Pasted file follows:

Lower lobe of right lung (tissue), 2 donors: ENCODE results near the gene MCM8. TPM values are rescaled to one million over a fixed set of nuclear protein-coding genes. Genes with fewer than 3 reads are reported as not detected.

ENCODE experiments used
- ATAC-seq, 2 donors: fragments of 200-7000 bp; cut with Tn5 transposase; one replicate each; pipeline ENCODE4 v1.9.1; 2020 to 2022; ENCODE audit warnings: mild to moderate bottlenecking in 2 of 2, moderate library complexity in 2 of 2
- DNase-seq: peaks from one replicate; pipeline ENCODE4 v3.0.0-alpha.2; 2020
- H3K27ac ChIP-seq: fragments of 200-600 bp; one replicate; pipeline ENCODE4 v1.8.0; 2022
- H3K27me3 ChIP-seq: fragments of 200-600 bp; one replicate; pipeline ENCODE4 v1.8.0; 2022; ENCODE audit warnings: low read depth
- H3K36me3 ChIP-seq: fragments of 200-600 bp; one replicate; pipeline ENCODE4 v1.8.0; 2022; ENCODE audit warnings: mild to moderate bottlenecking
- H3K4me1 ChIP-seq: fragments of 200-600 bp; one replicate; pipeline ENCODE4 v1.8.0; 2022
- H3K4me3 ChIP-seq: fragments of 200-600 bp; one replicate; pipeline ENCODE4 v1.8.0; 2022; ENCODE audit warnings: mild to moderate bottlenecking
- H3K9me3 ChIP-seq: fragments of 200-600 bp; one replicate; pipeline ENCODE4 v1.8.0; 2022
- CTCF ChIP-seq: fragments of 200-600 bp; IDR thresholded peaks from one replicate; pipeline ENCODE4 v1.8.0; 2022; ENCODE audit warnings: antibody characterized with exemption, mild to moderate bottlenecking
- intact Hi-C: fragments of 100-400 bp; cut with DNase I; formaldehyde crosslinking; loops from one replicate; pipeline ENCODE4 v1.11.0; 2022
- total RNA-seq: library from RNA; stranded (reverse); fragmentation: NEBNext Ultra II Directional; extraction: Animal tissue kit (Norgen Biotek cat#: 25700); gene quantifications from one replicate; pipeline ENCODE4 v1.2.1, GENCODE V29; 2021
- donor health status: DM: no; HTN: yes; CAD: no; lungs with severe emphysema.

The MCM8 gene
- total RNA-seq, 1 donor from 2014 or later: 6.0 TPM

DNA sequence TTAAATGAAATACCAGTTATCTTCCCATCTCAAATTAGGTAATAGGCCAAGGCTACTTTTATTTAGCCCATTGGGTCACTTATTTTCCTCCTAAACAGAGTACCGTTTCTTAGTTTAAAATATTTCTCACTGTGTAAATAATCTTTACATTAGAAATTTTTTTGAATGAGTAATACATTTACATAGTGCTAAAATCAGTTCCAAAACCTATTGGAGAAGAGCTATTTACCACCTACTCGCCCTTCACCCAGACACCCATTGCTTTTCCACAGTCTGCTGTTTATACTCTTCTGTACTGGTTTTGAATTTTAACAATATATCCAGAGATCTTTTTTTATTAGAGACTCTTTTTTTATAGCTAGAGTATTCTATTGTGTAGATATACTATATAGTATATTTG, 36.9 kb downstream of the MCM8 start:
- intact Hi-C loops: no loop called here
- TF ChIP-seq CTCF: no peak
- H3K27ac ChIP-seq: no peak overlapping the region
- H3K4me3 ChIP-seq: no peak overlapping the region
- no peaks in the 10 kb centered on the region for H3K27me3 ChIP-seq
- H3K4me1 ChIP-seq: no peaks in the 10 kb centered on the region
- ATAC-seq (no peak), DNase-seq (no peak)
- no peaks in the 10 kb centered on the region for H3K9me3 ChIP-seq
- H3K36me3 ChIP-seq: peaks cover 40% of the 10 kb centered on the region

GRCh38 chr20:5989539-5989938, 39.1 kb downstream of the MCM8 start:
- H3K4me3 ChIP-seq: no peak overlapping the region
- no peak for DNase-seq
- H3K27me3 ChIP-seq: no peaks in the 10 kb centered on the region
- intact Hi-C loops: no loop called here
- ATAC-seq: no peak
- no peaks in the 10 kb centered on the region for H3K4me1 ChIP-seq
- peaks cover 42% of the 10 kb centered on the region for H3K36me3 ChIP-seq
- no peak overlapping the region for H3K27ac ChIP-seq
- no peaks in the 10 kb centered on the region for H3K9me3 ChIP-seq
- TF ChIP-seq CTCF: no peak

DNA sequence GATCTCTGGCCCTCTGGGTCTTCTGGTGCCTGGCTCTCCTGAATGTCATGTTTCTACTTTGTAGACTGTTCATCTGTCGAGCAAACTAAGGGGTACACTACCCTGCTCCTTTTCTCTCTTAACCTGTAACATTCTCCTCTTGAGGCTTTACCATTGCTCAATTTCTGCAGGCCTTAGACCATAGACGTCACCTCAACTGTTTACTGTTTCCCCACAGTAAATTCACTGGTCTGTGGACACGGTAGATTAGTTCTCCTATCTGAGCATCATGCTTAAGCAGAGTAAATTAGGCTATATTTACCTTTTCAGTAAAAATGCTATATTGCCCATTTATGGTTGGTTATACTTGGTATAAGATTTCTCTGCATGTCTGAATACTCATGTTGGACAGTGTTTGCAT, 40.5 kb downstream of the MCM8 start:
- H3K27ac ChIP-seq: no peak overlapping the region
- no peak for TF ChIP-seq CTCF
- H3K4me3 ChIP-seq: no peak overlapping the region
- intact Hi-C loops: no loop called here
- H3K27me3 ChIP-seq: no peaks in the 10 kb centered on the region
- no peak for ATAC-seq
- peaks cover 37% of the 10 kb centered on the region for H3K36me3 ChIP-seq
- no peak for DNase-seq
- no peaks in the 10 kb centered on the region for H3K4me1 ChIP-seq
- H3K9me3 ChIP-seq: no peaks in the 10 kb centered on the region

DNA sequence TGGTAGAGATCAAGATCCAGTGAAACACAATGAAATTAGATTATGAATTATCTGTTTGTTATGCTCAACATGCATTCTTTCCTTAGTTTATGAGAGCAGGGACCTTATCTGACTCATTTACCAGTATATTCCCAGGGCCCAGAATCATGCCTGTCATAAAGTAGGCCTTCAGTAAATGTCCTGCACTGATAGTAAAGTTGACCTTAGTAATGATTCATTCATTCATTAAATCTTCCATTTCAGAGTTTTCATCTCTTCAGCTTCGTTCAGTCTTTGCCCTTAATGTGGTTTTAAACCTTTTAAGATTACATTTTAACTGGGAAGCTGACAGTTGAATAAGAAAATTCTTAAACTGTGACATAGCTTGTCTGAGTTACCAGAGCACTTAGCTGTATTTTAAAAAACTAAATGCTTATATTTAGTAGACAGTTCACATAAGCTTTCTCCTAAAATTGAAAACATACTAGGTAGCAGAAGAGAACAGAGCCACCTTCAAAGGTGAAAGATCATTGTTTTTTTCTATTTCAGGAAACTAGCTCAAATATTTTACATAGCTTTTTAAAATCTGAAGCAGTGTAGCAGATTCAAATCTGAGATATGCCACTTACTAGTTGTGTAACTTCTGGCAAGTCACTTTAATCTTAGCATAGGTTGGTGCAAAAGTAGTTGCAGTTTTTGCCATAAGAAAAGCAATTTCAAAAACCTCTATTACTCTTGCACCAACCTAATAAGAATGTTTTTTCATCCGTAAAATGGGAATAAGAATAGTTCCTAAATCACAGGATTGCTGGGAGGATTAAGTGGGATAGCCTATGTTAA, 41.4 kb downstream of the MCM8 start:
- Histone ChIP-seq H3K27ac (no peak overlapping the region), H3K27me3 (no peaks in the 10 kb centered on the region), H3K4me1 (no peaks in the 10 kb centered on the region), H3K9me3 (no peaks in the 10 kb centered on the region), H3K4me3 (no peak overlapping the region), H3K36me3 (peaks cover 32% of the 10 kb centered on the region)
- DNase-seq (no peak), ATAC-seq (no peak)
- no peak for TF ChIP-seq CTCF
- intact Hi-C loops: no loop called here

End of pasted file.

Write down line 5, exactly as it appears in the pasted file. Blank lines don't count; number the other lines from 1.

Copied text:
- H3K27ac ChIP-seq: fragments of 200-600 bp; one replicate; pipeline ENCODE4 v1.8.0; 2022